USAF Museum/Wikimedia Commons
During World War II, aviation technology progressed more than it had in previous decades. With the advent of new materials, equations, and techniques, what the Wright brothers started earlier in the century turned into an array of bombers and fighters capable of things they couldn’t even dream of.
That doesn’t mean that all these advancements didn’t turn up a few duds. With innovation comes experimentation and some planes just didn’t make the cut for production. Once such plane was the P-75 Eagle.
Built by General Motors, the P-75 was an answer to the United States’ need for a new fighter which was to be faster and more agile when equipped with an Allison V-3420 engine. These engines were most powerful ones at the time (water-cooled), able to put out 2,600 horsepower during takeoff and 2,100 for maximum continuous power.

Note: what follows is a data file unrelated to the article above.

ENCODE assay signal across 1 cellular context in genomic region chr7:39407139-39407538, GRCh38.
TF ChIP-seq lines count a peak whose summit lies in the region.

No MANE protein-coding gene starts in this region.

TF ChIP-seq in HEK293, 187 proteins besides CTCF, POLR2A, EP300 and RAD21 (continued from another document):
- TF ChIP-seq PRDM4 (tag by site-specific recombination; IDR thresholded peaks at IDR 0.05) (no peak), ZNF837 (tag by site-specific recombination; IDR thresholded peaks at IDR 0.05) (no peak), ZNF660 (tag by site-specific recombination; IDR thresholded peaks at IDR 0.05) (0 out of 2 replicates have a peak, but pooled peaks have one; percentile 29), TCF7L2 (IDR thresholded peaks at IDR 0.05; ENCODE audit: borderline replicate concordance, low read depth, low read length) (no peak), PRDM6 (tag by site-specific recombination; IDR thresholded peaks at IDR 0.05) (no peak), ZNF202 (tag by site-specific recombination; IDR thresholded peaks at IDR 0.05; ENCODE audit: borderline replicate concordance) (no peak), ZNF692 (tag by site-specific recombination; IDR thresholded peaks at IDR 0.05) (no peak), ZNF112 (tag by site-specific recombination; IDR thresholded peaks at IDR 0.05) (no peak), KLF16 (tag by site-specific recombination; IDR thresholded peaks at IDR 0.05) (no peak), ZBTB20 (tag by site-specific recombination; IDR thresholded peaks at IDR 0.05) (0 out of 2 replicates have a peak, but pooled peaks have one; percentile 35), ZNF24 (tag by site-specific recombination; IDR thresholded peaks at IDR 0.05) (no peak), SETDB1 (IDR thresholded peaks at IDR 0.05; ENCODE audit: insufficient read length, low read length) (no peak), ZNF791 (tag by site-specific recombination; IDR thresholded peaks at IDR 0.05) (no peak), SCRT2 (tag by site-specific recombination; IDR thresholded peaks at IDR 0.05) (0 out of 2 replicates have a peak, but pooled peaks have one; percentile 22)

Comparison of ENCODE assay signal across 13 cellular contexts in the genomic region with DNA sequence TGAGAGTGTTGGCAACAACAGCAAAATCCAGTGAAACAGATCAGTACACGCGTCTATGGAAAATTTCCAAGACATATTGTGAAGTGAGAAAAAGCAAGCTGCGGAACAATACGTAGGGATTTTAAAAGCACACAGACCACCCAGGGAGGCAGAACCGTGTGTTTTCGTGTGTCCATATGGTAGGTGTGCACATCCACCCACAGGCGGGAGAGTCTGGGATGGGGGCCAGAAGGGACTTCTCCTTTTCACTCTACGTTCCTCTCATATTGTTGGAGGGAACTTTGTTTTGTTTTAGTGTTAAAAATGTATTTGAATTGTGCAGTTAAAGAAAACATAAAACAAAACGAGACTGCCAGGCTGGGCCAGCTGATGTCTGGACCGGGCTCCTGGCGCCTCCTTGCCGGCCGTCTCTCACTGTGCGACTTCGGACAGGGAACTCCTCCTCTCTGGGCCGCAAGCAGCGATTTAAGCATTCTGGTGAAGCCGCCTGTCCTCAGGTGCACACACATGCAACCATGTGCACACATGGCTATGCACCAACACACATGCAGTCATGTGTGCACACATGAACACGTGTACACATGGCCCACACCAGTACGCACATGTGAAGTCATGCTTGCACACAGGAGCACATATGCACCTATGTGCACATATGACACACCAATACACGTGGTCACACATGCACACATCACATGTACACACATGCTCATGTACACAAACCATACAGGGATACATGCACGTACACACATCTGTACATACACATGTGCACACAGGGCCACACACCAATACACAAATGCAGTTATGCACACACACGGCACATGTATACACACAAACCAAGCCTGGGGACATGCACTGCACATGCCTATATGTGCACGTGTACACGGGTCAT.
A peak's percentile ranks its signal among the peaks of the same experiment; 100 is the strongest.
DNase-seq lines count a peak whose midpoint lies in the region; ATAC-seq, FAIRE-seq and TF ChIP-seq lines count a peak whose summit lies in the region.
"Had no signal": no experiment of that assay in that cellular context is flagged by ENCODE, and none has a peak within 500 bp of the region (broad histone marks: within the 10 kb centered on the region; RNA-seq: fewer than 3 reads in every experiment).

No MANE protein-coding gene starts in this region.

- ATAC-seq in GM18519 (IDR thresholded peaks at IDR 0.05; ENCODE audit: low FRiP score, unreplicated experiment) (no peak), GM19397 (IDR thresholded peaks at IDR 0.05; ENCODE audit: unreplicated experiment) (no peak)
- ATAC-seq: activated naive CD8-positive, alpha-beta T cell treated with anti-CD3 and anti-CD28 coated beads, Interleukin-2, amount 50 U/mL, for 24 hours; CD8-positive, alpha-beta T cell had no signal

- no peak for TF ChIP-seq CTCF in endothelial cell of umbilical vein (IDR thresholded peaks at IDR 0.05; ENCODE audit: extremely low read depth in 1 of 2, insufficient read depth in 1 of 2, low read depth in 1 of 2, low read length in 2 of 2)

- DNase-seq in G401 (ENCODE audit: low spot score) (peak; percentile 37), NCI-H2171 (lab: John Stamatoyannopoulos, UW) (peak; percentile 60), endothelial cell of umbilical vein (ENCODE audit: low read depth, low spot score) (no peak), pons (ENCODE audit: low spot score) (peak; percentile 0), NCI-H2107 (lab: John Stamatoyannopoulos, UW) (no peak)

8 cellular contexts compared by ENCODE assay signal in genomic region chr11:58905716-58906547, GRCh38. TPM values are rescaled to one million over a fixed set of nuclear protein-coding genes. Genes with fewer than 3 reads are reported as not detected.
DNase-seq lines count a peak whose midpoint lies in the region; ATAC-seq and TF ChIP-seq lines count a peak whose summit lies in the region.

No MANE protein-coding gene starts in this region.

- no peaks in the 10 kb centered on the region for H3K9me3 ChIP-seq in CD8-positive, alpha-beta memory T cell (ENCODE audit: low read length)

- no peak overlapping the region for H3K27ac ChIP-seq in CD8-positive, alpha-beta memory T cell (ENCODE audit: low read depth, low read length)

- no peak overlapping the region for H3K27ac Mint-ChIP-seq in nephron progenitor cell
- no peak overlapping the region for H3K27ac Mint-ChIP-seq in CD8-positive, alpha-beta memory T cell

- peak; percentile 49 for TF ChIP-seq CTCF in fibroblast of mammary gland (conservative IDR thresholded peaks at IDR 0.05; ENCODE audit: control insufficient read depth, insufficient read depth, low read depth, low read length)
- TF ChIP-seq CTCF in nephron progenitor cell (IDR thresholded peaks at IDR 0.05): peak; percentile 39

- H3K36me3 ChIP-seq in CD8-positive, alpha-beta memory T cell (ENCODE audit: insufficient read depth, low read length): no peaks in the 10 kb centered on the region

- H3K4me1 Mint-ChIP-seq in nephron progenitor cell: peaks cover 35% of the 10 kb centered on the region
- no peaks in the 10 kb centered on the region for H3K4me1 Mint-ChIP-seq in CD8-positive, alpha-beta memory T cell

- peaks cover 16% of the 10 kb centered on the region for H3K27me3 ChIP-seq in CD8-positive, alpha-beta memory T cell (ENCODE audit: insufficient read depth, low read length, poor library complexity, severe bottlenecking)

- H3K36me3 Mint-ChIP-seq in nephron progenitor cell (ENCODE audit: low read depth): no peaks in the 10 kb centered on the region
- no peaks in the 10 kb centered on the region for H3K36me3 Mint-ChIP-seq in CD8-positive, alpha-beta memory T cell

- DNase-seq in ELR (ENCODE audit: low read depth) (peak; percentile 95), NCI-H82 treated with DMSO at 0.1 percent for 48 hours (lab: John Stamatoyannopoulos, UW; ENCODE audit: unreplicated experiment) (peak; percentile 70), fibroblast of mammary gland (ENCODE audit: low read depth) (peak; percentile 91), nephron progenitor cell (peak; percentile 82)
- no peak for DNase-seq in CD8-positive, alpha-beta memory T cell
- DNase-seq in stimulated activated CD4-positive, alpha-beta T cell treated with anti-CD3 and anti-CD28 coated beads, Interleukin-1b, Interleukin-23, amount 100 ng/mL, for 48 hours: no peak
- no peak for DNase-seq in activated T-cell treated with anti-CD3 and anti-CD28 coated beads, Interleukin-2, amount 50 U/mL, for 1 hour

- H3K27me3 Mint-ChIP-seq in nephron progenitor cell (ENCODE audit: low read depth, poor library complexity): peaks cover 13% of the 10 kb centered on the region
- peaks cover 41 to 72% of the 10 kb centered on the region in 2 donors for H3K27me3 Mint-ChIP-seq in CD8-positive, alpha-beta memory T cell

To wrap a plane around the engine, General Motor’s Fisher Body Division came up with the Eagle. Using wing panels from the P-51 Mustang, undercarriage of an F4U Corsair and tail section from an SBD Dauntless, they arranged the parts around the centrally located engine.
The results were mediocre at best. From engine cooling problems to high-stress forces making the plane less maneuverable, the project was quickly dropped in lieu of already existing fighters.
Since the first flight took place at the end of 1943, planes such as the P-51 Mustang and P-38 Lightning were already in their mature stages. All the kinks have been ironed out and a need for a new fighter plane was simply diminished, especially one that needed to go through countless modifications to become operational.
Out of the 2,500 preordered P-75 Eagles, only 14 of them were built and only one survived to this day. It is now at the National Museum of the United States Air Force in Dayton, Ohio.
We managed to find only one video online that would give you a glimpse of this rare plane. Below, you’ll find footage of the Eagle being moved out of the hangar for a photo shoot. It’s a shot from afar, but it’s something.